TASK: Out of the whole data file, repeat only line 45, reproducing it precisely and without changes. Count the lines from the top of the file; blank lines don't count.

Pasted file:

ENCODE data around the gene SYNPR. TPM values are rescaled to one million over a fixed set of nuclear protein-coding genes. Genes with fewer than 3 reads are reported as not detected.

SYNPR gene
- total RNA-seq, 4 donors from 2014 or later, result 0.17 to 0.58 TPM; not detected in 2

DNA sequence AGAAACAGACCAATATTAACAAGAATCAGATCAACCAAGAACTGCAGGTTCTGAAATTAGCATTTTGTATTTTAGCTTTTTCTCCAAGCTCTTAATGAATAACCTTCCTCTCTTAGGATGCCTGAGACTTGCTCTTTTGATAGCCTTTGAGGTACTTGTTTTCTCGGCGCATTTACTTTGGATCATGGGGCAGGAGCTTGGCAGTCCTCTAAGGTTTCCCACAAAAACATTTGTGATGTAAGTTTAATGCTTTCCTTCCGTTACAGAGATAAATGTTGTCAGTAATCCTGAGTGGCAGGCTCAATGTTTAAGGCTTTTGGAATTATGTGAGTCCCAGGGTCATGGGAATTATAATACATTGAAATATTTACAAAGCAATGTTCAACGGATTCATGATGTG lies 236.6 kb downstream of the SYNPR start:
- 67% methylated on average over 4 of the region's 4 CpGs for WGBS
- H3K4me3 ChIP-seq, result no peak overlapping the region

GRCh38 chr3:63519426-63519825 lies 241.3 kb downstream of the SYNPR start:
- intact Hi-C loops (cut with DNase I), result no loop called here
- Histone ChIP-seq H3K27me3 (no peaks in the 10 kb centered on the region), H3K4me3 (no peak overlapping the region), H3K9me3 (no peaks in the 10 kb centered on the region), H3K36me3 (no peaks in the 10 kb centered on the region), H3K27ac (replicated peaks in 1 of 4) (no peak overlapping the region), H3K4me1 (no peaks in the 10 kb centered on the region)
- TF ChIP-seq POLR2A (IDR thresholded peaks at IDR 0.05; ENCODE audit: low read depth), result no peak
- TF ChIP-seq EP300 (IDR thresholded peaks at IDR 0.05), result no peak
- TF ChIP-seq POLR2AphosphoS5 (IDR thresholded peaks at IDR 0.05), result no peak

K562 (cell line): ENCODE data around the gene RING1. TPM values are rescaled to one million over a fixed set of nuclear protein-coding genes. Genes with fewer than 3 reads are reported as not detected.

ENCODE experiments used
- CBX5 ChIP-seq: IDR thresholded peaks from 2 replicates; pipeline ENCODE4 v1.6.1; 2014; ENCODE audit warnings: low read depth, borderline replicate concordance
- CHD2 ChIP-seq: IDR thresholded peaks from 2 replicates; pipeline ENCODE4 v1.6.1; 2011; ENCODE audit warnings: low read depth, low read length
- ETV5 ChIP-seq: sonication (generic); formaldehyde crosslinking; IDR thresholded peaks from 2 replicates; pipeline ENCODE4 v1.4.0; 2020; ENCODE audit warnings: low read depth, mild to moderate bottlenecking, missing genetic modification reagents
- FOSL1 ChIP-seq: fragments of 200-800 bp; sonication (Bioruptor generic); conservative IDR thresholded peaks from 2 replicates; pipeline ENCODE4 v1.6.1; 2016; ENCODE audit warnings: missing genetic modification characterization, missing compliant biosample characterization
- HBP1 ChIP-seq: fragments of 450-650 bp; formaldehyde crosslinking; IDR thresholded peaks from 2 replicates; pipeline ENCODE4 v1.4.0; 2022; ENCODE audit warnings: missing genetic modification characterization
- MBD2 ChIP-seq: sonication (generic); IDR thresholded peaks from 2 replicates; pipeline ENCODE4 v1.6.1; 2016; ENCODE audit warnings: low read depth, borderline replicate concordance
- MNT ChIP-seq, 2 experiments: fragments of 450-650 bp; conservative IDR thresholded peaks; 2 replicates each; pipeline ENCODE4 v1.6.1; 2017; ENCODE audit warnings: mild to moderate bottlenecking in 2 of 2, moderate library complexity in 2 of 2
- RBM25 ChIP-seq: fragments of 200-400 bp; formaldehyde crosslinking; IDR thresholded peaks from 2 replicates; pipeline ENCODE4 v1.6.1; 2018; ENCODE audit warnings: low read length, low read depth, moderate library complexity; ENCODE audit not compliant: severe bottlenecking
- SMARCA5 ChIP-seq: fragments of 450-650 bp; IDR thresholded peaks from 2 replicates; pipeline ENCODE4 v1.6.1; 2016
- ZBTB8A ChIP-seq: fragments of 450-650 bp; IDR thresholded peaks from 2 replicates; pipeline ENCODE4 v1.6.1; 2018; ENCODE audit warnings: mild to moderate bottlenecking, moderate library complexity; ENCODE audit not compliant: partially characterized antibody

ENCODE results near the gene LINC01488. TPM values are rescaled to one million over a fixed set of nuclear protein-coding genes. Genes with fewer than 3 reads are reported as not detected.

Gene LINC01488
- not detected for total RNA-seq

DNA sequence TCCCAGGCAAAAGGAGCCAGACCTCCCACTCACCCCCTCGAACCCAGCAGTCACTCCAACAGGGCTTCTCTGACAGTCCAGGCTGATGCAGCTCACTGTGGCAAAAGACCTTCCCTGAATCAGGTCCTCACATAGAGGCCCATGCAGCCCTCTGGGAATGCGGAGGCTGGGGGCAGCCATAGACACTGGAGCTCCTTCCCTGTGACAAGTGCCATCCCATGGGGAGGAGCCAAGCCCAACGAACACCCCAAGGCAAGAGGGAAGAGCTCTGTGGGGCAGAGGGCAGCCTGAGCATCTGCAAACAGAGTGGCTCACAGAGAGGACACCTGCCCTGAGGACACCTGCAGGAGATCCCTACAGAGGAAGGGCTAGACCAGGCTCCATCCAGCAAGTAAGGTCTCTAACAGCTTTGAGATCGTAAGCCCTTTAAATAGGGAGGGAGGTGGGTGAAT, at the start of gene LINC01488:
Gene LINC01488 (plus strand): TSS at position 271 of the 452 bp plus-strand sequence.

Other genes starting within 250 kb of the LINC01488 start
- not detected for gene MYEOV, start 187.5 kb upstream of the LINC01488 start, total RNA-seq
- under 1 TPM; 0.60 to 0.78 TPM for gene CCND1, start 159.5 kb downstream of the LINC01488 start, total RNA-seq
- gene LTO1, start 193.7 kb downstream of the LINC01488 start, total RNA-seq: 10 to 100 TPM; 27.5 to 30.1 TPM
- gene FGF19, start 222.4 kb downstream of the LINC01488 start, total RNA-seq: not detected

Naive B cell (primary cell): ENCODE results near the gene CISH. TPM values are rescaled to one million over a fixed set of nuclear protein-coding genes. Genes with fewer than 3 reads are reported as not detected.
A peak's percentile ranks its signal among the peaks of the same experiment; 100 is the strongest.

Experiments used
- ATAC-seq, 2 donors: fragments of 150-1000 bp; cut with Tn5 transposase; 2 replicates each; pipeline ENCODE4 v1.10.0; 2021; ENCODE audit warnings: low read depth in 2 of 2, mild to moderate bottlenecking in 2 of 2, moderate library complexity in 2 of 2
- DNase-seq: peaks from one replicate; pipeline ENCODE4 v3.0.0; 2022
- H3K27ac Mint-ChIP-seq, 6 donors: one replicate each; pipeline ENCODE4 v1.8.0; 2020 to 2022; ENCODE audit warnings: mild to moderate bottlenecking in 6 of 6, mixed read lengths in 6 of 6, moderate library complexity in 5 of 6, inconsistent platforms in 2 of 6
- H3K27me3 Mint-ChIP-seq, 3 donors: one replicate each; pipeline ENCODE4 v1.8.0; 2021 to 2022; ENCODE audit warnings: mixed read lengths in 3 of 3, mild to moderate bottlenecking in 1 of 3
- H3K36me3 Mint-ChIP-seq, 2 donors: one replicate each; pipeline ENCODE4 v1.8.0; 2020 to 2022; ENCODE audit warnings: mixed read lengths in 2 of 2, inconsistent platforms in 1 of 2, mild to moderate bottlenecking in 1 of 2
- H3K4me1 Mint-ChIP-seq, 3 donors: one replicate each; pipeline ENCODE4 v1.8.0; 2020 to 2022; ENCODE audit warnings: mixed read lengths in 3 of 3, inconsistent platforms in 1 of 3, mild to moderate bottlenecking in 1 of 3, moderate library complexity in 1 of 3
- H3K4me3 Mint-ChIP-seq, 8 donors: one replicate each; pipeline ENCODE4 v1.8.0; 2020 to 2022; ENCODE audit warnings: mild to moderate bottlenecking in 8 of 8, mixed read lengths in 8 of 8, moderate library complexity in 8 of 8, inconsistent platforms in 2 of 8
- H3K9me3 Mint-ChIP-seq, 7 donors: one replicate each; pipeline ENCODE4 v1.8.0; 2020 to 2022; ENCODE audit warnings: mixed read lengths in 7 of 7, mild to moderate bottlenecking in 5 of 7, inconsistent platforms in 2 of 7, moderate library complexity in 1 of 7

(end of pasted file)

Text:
- H3K9me3 Mint-ChIP-seq, 7 donors: one replicate each; pipeline ENCODE4 v1.8.0; 2020 to 2022; ENCODE audit warnings: mixed read lengths in 7 of 7, mild to moderate bottlenecking in 5 of 7, inconsistent platforms in 2 of 7, moderate library complexity in 1 of 7